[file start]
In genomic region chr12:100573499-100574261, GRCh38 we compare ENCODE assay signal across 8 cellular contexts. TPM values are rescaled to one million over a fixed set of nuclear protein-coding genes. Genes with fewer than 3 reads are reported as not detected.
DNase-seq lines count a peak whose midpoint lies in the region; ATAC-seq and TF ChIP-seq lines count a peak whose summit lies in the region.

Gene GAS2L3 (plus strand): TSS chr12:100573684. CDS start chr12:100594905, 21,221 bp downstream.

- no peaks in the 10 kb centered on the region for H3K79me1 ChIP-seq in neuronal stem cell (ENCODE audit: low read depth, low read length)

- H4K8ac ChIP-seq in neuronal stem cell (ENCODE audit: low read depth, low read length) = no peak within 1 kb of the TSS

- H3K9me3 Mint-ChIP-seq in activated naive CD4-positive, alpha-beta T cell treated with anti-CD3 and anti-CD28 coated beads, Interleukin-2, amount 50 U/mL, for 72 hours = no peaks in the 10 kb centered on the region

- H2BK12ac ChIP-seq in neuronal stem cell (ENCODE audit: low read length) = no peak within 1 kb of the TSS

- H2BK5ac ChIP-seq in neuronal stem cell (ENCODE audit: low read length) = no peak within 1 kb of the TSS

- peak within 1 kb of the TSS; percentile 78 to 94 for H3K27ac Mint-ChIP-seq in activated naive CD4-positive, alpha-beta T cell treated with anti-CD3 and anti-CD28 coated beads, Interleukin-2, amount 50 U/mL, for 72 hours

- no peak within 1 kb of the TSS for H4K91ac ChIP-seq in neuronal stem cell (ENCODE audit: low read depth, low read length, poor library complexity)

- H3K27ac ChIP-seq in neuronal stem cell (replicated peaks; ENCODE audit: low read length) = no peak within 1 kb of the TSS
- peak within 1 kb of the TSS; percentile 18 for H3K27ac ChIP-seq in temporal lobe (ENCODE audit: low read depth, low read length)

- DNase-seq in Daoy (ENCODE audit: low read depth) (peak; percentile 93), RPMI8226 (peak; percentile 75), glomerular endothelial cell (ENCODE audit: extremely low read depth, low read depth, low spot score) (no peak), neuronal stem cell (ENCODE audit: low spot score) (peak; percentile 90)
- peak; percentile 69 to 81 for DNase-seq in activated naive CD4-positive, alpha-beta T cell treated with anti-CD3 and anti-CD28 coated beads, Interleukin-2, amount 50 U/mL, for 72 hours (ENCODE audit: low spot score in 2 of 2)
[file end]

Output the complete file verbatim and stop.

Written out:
In genomic region chr12:100573499-100574261, GRCh38 we compare ENCODE assay signal across 8 cellular contexts. TPM values are rescaled to one million over a fixed set of nuclear protein-coding genes. Genes with fewer than 3 reads are reported as not detected.
DNase-seq lines count a peak whose midpoint lies in the region; ATAC-seq and TF ChIP-seq lines count a peak whose summit lies in the region.

Gene GAS2L3 (plus strand): TSS chr12:100573684. CDS start chr12:100594905, 21,221 bp downstream.

- no peaks in the 10 kb centered on the region for H3K79me1 ChIP-seq in neuronal stem cell (ENCODE audit: low read depth, low read length)

- H4K8ac ChIP-seq in neuronal stem cell (ENCODE audit: low read depth, low read length) = no peak within 1 kb of the TSS

- H3K9me3 Mint-ChIP-seq in activated naive CD4-positive, alpha-beta T cell treated with anti-CD3 and anti-CD28 coated beads, Interleukin-2, amount 50 U/mL, for 72 hours = no peaks in the 10 kb centered on the region

- H2BK12ac ChIP-seq in neuronal stem cell (ENCODE audit: low read length) = no peak within 1 kb of the TSS

- H2BK5ac ChIP-seq in neuronal stem cell (ENCODE audit: low read length) = no peak within 1 kb of the TSS

- peak within 1 kb of the TSS; percentile 78 to 94 for H3K27ac Mint-ChIP-seq in activated naive CD4-positive, alpha-beta T cell treated with anti-CD3 and anti-CD28 coated beads, Interleukin-2, amount 50 U/mL, for 72 hours

- no peak within 1 kb of the TSS for H4K91ac ChIP-seq in neuronal stem cell (ENCODE audit: low read depth, low read length, poor library complexity)

- H3K27ac ChIP-seq in neuronal stem cell (replicated peaks; ENCODE audit: low read length) = no peak within 1 kb of the TSS
- peak within 1 kb of the TSS; percentile 18 for H3K27ac ChIP-seq in temporal lobe (ENCODE audit: low read depth, low read length)

- DNase-seq in Daoy (ENCODE audit: low read depth) (peak; percentile 93), RPMI8226 (peak; percentile 75), glomerular endothelial cell (ENCODE audit: extremely low read depth, low read depth, low spot score) (no peak), neuronal stem cell (ENCODE audit: low spot score) (peak; percentile 90)
- peak; percentile 69 to 81 for DNase-seq in activated naive CD4-positive, alpha-beta T cell treated with anti-CD3 and anti-CD28 coated beads, Interleukin-2, amount 50 U/mL, for 72 hours (ENCODE audit: low spot score in 2 of 2)